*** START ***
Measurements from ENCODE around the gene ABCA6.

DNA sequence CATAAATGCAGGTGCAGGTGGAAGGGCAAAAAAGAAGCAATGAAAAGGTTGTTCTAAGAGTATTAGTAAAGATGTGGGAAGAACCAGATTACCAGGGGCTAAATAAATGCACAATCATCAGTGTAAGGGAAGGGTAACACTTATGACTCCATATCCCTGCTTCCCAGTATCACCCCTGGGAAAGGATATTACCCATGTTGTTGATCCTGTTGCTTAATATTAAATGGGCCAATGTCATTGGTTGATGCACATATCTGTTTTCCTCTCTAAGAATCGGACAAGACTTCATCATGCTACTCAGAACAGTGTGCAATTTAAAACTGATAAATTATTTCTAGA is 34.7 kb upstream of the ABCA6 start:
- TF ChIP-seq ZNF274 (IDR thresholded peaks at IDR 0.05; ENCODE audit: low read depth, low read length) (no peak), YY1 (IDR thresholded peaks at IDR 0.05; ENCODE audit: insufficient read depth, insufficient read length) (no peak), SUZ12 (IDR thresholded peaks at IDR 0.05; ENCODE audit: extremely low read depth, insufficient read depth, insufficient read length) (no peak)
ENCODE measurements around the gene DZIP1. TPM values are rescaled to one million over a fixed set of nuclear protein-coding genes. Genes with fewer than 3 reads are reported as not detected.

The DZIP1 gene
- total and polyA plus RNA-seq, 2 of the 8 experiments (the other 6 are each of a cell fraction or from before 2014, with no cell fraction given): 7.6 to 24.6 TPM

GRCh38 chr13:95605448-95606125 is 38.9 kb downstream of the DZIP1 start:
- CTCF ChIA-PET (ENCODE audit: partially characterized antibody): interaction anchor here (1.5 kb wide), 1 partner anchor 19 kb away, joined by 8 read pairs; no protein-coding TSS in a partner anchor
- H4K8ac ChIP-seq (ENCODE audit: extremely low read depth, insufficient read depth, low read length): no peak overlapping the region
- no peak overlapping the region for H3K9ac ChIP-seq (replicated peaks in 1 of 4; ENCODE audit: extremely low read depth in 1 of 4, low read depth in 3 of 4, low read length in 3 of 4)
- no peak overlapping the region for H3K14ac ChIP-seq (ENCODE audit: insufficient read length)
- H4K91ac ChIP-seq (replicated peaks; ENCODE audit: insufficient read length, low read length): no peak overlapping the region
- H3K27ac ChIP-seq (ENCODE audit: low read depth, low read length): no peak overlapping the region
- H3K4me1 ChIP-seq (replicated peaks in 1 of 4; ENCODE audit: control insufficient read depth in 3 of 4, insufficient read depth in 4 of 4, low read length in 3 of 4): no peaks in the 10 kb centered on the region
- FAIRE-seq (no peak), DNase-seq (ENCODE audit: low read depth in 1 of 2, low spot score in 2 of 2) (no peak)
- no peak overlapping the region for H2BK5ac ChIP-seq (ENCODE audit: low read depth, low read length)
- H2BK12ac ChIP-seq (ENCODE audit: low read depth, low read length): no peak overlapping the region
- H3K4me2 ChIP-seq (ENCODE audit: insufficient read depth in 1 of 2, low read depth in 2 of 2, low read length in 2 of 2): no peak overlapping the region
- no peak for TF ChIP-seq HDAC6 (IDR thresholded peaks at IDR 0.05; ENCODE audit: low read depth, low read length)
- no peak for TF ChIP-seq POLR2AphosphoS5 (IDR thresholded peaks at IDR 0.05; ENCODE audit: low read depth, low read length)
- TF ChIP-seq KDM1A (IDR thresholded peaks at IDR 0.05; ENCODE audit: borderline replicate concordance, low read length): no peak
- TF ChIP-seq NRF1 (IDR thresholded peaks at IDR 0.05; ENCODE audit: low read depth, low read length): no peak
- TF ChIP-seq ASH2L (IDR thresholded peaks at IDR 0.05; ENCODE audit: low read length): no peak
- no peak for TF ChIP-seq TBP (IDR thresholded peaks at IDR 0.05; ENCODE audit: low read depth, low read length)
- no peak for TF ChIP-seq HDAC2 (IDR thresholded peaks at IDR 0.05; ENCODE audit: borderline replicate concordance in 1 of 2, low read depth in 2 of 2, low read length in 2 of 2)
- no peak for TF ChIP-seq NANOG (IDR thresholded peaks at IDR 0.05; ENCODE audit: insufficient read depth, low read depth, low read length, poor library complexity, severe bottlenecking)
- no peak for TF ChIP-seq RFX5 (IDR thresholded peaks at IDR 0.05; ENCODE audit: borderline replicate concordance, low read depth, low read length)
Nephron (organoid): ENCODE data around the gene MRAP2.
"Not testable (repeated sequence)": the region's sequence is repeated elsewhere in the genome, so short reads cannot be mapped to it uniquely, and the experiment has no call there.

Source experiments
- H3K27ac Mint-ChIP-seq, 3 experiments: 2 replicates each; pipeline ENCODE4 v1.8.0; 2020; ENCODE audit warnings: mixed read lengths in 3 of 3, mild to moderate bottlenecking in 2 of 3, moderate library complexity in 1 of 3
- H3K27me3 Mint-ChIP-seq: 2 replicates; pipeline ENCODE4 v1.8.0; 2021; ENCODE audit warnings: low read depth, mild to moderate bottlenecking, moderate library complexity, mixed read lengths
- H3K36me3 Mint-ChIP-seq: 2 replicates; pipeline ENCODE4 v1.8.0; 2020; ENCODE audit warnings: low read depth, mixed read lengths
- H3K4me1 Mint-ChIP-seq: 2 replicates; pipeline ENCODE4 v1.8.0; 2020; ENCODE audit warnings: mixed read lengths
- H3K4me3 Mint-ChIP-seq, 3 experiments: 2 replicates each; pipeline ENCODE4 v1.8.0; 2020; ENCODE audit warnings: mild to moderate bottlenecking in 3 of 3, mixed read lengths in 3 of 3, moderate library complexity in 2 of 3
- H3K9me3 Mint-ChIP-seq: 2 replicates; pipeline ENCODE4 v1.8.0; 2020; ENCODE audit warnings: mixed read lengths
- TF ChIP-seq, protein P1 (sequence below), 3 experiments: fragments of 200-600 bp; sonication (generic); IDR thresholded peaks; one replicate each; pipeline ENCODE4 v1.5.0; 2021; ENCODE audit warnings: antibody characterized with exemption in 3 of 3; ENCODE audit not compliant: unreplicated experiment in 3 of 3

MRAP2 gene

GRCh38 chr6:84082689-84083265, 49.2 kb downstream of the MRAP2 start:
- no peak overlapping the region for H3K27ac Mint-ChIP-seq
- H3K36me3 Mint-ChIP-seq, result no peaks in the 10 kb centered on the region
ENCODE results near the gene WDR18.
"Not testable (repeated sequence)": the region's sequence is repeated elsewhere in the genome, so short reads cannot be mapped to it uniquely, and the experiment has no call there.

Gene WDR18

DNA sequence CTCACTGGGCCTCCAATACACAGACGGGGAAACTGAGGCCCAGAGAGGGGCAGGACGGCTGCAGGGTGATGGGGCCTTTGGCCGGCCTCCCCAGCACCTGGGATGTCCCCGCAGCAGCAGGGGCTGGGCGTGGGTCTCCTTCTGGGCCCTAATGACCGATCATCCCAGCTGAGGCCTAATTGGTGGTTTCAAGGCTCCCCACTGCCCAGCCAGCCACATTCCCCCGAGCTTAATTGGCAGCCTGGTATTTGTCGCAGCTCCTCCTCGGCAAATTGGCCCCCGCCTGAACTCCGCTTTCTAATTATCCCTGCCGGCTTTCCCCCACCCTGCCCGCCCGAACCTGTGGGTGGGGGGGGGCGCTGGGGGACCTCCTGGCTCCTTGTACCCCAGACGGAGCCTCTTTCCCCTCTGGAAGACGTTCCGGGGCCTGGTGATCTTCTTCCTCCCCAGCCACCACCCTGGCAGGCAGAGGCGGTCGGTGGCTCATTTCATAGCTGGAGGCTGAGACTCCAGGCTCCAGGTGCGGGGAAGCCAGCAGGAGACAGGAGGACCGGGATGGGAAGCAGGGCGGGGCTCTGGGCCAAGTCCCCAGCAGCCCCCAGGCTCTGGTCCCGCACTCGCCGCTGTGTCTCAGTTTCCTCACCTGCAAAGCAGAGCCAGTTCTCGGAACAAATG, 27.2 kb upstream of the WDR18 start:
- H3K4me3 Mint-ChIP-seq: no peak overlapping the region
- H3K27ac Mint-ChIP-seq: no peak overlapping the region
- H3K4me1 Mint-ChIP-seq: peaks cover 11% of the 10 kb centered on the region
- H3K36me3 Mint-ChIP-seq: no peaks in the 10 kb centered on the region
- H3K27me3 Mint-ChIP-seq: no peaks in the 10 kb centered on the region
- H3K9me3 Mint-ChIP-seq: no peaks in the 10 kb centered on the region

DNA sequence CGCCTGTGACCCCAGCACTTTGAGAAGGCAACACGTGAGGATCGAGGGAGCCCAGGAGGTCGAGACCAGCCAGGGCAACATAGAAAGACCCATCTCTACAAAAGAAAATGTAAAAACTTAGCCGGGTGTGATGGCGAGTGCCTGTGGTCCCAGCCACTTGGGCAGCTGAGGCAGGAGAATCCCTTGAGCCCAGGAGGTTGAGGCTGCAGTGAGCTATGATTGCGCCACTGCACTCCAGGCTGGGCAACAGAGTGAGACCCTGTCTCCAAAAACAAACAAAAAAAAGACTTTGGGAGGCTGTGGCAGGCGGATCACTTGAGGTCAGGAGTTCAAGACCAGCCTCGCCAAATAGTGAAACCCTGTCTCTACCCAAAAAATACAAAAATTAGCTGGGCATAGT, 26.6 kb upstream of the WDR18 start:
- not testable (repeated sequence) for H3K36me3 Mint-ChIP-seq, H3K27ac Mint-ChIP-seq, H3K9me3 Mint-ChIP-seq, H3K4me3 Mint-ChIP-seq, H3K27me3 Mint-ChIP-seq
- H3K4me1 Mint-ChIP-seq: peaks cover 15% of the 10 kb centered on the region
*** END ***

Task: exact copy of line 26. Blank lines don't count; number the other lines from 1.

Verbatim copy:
- no peak for TF ChIP-seq NANOG (IDR thresholded peaks at IDR 0.05; ENCODE audit: insufficient read depth, low read depth, low read length, poor library complexity, severe bottlenecking)